Preparation Time

As we have seen, to determine the execution plan for a complex SQL statement thousands of different plan variants are evaluated. The screen shot below shows the SQL Plan Cache for SQL statements having a high plan preparation time (column TOTAL_PREPARATION_TIME). The values are given in µs, so these statements took many seconds for plan preparation.

This preparation time depends on the complexity of the SQL statement, and it adds up to the total execution time of a statement – so it should not be neglected! Below we will see that this issue is mitigated by the HANA plan cache.

Recommendations (1)

To avoid surprises with erratic or slow performance of CDS views, you should

  • Keep CDS views as simple as possible, only as complex as needed to achieve the target of the business case. As mentioned above, the SQL optimizer might not be able to identify the ‘best’ plan for a SQL statement, if complexity gets too high. Also, execution plans and execution times for complex SQL statements might change after re-creation of plans.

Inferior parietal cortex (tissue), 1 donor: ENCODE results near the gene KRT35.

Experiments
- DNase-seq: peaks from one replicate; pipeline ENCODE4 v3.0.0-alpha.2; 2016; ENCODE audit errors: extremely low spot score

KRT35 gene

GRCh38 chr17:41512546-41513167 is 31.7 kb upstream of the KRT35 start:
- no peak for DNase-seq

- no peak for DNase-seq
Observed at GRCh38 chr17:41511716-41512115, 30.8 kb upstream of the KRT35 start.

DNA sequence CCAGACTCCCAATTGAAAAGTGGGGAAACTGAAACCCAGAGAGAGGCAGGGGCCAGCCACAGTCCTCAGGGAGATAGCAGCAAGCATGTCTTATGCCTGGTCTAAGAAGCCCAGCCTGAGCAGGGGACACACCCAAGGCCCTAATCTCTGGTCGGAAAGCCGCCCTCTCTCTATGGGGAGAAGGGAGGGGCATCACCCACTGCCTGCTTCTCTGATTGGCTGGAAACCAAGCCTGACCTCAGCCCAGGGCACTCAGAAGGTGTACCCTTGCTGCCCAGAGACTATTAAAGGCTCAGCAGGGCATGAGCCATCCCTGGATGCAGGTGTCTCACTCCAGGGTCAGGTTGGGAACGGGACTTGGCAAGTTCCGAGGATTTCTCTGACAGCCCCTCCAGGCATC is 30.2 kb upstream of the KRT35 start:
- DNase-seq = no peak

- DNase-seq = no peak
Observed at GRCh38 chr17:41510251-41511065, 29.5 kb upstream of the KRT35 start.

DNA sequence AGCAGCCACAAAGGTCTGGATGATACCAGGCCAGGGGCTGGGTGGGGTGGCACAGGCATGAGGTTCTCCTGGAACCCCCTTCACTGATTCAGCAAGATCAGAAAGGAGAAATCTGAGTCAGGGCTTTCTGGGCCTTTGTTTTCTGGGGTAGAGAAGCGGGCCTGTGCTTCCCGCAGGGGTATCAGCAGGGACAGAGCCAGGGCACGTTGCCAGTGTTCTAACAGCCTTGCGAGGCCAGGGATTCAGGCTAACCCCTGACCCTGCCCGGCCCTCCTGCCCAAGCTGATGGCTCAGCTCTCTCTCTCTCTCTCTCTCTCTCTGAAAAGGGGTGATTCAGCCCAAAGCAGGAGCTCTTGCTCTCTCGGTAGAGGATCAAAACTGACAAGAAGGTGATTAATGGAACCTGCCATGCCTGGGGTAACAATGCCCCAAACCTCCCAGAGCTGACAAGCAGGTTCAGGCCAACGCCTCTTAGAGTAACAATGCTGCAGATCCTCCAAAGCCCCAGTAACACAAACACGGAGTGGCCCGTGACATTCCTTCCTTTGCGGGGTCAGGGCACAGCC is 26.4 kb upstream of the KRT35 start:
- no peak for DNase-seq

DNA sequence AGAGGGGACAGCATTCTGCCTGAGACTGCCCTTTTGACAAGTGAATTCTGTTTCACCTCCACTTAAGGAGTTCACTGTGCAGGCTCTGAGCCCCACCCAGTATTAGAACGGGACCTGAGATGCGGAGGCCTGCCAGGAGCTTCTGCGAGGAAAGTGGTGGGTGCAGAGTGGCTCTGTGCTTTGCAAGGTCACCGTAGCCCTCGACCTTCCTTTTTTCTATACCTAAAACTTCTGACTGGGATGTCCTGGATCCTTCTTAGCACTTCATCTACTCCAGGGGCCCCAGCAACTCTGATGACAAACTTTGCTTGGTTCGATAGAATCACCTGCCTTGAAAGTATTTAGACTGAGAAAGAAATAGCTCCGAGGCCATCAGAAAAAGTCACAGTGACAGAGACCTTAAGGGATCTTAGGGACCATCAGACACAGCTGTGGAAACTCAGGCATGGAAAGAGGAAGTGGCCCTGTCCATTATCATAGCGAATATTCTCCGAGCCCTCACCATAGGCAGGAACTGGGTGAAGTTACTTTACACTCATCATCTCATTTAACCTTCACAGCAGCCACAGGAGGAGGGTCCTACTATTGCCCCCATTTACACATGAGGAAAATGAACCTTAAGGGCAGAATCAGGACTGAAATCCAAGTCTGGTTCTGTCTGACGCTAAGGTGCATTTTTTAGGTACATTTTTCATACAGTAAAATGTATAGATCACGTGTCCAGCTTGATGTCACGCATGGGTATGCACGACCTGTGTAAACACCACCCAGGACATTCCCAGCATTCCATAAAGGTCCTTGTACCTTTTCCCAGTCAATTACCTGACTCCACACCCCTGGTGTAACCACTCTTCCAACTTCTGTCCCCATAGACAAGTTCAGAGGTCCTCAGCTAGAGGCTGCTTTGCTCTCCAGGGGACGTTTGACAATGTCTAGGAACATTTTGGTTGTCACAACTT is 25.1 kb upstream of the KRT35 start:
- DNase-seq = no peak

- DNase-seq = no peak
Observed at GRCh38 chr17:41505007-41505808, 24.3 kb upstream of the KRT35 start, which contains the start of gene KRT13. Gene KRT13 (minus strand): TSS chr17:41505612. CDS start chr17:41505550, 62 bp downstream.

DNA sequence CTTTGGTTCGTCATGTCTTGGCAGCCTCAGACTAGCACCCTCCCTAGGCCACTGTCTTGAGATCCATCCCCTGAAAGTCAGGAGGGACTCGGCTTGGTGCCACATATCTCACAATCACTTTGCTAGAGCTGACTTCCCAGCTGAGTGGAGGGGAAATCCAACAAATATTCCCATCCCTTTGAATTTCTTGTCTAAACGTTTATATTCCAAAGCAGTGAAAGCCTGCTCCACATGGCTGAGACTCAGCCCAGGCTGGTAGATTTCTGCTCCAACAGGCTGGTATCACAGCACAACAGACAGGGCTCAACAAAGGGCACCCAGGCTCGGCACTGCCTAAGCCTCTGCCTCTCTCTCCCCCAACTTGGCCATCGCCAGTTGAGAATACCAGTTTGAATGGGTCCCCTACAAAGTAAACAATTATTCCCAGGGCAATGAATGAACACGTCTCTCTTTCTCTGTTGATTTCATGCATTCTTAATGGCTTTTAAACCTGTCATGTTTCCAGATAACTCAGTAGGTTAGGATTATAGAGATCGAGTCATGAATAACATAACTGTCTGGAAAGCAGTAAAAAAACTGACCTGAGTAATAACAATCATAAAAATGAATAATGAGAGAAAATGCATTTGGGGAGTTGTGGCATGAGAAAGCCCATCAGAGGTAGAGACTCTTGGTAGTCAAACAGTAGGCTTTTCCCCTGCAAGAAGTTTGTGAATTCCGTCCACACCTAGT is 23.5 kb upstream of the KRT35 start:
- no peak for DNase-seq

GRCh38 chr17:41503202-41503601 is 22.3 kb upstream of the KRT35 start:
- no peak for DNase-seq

• Thoroughly test important SQL statements with production-like data (i.e. both amount of data and data distribution should be realistic) before using them productively. Trace and analyze single critical SQL statements with ST05 (Performance Trace) and HANA PlanViz.
  • After an HANA upgrade, or when the amount of data in underlying tables has changed drastically, control the execution of business-critical SQL statements.
  • Monitor overall SQL performance with HANA Plan Cache or SQLM (SQL monitoring tool on ABAP server).
  • Follow instructions in note 1794297 to detect tables that might benefit from secondary indices

HANA Plan Cache